A no-contact order can be issued for one of many reasons – from minor altercations between couples to serious, criminal charges of stalking and sexual harassment. Other circumstances in which no-contact orders may be filed include high-intensity divorces and separations or neighborly disputes. So, what is a no-contact order, exactly? Below, we’ll answer many of your questions about what a no-contact order entails, how it is implemented, and what the consequences of violating one may be.
What Is A No-Contact Order?
Many people use the terms “no-contact order” and “restraining order” interchangeably, but they are actually a bit different. A no-contact order prohibits a person from being in physical or verbal contact with another person, whether that is face-to-face or over the phone/internet. This type of order is filed when an action has already taken place. For instance, if there is a domestic abuse charge, a no-contact order would prohibit the abuser from coming into contact with the victim. A restraining order also prohibits two people from coming into contact, but there is one main legal difference. With a restraining order, a dispute or crime does not have to take place first – it can simply be used as a preventative and protective action.
When A No-Contact Order Is Needed
A no-contact order is requested when a petitioner feels that are in danger. Usually, the petitioner has been a victim of physical, verbal, or emotional abuse. Besides victims of abuse, stalking victims are able to petition courts for no-contact orders. The stalking must have consisted of unwanted correspondence (letters, emails, phone calls, etc.), repeatedly over a period of time.
What Does A No-Contact Order Specify?
After a no-contact order is filed, the court will specify the details, like how many feet or yards away the individuals must stay from one another. The defendant cannot see the petitioner at work, school, and home and must cease all communication with the victim. The order will usually specify a certain period of time that the order is in place. At the end of the period, the petitioner may ask the courts to extend the order. The judge can also lift the order if they feel the petitioner is no longer in danger. If broken, the defendant may receive a fine, or jail time with a felony or misdemeanor charge.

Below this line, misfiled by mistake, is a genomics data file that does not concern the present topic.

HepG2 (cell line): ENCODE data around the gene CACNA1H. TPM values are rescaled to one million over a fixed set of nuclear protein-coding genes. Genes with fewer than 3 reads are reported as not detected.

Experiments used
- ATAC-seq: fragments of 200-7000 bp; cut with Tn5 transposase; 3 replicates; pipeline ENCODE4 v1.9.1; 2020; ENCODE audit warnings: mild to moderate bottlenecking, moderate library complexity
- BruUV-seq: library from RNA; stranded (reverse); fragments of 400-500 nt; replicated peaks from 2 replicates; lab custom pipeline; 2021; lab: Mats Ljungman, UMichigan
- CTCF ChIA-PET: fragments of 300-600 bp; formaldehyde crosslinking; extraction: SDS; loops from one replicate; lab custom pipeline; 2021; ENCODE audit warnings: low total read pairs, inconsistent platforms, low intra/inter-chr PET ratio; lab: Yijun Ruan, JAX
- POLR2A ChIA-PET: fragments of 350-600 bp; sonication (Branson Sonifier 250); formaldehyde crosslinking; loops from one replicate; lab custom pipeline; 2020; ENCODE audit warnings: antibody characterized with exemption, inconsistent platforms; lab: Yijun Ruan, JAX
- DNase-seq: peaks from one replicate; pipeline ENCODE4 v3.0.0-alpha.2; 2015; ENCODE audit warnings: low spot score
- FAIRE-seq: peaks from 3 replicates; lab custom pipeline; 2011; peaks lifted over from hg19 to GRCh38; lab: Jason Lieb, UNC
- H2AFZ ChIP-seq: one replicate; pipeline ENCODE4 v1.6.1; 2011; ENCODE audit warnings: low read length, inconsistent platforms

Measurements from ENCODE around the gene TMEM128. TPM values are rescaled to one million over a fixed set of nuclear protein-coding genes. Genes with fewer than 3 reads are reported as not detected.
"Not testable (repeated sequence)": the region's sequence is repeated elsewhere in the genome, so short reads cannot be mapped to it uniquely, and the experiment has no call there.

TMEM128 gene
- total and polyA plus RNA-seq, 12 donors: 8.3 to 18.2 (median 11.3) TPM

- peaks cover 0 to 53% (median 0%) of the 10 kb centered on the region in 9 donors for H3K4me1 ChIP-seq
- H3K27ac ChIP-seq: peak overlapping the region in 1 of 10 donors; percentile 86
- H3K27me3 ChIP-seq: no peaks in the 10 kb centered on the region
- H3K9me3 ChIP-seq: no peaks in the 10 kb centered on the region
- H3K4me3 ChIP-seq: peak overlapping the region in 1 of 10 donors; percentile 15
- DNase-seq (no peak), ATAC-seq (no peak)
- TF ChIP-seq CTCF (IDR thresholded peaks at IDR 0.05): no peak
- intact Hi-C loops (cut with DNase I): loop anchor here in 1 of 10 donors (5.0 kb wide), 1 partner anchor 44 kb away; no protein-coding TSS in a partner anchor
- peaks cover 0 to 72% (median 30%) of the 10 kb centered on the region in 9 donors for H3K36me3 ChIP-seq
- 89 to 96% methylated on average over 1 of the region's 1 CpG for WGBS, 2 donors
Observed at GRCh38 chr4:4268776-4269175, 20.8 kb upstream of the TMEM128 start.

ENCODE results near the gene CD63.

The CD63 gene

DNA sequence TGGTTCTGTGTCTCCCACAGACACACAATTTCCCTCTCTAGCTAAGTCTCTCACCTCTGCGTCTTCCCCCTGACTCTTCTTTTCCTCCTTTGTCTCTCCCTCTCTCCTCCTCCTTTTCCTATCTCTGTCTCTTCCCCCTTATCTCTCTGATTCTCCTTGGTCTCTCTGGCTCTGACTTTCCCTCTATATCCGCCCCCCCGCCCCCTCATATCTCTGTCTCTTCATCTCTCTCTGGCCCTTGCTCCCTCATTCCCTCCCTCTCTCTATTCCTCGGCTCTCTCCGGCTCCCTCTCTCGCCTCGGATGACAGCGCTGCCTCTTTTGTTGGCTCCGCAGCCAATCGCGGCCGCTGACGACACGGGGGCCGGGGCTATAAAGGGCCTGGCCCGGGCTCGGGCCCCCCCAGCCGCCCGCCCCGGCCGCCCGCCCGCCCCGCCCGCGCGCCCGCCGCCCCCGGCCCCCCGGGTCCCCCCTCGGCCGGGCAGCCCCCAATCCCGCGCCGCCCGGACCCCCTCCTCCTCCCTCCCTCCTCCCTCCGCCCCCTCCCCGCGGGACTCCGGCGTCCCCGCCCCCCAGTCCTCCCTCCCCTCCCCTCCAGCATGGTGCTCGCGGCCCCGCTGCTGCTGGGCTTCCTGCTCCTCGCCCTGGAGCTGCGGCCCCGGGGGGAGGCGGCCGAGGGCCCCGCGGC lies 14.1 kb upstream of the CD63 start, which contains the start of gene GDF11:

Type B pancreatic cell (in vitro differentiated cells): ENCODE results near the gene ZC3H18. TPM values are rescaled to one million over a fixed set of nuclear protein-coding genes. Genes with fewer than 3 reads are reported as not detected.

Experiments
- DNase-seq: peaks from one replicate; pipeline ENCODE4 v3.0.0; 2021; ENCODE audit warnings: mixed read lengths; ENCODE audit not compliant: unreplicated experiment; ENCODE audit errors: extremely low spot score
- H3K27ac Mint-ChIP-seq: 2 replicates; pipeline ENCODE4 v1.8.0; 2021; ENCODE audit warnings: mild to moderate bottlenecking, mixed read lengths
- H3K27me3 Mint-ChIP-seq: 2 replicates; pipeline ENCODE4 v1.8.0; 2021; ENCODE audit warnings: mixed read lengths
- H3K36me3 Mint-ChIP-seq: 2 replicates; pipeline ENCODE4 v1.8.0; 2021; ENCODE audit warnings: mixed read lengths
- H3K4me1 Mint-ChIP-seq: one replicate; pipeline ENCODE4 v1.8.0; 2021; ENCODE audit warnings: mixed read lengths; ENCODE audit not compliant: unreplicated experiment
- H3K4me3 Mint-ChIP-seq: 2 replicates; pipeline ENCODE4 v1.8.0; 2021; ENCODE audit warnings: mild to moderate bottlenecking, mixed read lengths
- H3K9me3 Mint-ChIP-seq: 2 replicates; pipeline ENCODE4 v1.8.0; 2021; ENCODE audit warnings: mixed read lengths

Civil No-Contact Order vs. Domestic Violence No-Contact Order
There are two kinds of no-contact orders that can be filed, a civil no-contact order and a domestic violence no-contact order. A civil no-contact order is agreed upon when the two individuals in the situation aren’t family members or romantically involved. Typically, the offender is an aquaintence or complete stranger (i.e. a stalker or abuser).
If the victim is in immediate danger, a temporary no-contact order can be filed to speed up the process of making the agreement official. However, to implement a permanent no-contact order, there must be a court hearing first.
In the case of a domestic violence no-contact order, the victim and the defendant must either be:
- Husband and wife
- Domestic partners
- Parents of the same children
- Living together currently or in the past
- Parents of adult children
Many states have specific laws for domestic violence no-contact orders. If children are involved, the judge may grant a temporary custody order to a certain parent or relative, as long as the defendant is removed from the home. A hearing can decide if a permanent no-contact order must be placed.
How Are They Implemented?
Most states require the person who is requesting the no-contact order to petition the court for an emergency hearing. At the hearing, the courts will hear the reasons behind the petitioner’s request, and the court usually grants a temporary no-contact order. The temporary order is not into effect until the order is served to the other party. The full hearing usually occurs within 30 days of the emergency hearing, which is when it is decided if the order stays in place and for how long.
Looking for information on restraining orders, not no-contact orders? Check out our article What Happens If Someone Breaks A Restraining Order?